After 17 years at The Royal Ballet, Carlos Acosta is ready to begin his next chapter. The principal dancer retired from the company last night after performing in his new production of Carmen, which he choreographed and starred in. According to The Telegraph, after receiving a 20-minute standing ovation last night, Acosta offered a few words of advice for the next generation of dancers. “Allow yourself to make mistakes, there is no such thing as failure," he said. "Be curious and enjoy, enjoy, enjoy because one day you will blink and realize that 70 years have gone by."

Acosta has been captivating audiences worldwide ever since he left his native Havana and won gold at the 1990 Prix de Lausanne. He danced with Houston Ballet and English National Ballet before joining the Royal. He's also published two books (his autobiography, and a novel called Pig's Foot) and produced his own shows (the most recent, Cubanía, premiered at the Royal over the summer).

So, what's next? Acosta plans to start a company of his own in Cuba, where he'll focus on developing new work that has a uniquely Cuban aesthetic, and explore more contemporary styles. He's also working to rebuild the ballet school at Havana's National Art School. As Cuba becomes more open to the influence of the outside world, he'll play a role in shaping the way dance is affected.

Luckily for us, many of his dazzling performances have been captured on film. If you're already missing seeing him onstage, here he is as Franz in The Royal Ballet's 2000 production of Coppélia:

Summer Intensive Survival
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There's a sweet spot toward the end of August—after summer intensives have wrapped up and before it's time to head back to school or work—where the days are long, lazy and begging to be spent neck-deep in a pile of good books. Whether you're looking for inspiration for the upcoming season or trying to brush up on your dance history, you can never go wrong with an excellent book on ballet. We've gathered eight titles (all available at common booksellers like Amazon and Barnes and Noble) guaranteed to give you a deeper understanding of the art form, to add to your end-of-summer reading list.

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James Yoichi Moore and Noelani Pantastico warm up onstage. Angela Sterling, Courtesy SDC.

On a sunny July weekend, hundreds of Seattle-area dance fans converged on tiny Vashon Island, a bucolic enclave in Puget Sound about 20 miles from the city. They made the ferry trek to attend the debut performance of the fledgling Seattle Dance Collective.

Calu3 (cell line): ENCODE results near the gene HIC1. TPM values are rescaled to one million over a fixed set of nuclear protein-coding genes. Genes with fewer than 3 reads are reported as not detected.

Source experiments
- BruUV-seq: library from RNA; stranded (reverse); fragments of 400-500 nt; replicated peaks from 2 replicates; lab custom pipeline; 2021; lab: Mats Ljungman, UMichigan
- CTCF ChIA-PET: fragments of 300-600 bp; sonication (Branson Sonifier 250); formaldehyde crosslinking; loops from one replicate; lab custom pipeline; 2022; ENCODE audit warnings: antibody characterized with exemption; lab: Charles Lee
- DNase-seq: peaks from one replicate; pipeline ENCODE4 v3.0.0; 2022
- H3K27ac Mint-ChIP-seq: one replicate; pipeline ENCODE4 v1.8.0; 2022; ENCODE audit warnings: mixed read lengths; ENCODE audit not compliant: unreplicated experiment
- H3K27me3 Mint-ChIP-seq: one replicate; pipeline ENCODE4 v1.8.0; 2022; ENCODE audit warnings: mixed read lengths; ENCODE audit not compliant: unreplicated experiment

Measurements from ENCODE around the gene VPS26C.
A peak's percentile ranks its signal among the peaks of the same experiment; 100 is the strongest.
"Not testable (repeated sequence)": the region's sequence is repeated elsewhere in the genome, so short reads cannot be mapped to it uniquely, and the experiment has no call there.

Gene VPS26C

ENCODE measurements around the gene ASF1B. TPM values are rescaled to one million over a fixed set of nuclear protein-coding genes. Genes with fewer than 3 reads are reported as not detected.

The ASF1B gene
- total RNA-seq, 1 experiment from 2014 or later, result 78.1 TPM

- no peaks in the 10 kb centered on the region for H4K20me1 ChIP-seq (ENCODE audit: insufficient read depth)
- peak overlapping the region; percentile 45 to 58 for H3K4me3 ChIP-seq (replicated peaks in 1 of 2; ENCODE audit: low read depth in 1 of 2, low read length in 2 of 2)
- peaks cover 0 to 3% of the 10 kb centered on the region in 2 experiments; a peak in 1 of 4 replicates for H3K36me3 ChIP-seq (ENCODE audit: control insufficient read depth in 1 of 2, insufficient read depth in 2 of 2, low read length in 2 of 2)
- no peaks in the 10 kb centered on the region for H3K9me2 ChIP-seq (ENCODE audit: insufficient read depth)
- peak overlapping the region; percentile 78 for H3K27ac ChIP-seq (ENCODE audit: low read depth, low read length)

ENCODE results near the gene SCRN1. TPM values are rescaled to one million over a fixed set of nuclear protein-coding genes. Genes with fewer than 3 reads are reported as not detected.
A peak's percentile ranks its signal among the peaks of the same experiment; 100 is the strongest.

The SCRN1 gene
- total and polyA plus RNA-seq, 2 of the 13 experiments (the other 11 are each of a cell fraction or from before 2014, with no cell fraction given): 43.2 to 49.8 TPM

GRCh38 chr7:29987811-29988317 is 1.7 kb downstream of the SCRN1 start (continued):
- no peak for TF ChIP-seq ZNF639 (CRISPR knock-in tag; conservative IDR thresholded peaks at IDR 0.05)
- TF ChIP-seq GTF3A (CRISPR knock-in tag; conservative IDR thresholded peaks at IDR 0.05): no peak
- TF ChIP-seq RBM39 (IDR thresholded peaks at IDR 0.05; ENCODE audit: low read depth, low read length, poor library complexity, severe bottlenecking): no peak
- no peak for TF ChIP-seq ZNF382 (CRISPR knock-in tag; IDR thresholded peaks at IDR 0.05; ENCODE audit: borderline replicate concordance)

SDC is not a run-of-the-mill contemporary dance company; it's the brainchild of two of Pacific Northwest Ballet's most respected principal dancers: James Yoichi Moore and Noelani Pantastico. The duo wanted to create a nimble organization to feature dancers and choreographers they felt needed more exposure in the Pacific Northwest.

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Roman Mejia in Robbins' Dances at a Gathering. Erin Baiano, Courtesy NYCB.

The Princess Grace Foundation has just announced its 2019 class, and we're thrilled that two ballet dancers—New York City Ballet's Roman Mejia and BalletX's Stanley Glover—are included among the list of über-talented actors, filmmakers, playwrights, dancers and choreographers.

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The Royal Ballet's Alexander Campbell and Yasmine Naghdi in Ashton's The Two Pigeons. Tristram Kenton, Courtesy ROH.

While most ballet casts are 100 percent human, it's not unheard of for live animals to appear onstage, providing everything from stage dressing to supporting roles. Michael Messerer's production of Don Quixote features a horse and a donkey; American Ballet Theatre's Giselle calls for two Russian wolfhounds; and Sir Frederick Ashton's La Fille Mal Gardee requires a white Shetland pony. Another Ashton masterpiece, The Two Pigeons, is well known for its animal actors. But though ballet is a highly disciplined, carefully choreographed art form, some performers are naturally more prone to flights of fancy—because they're birds.

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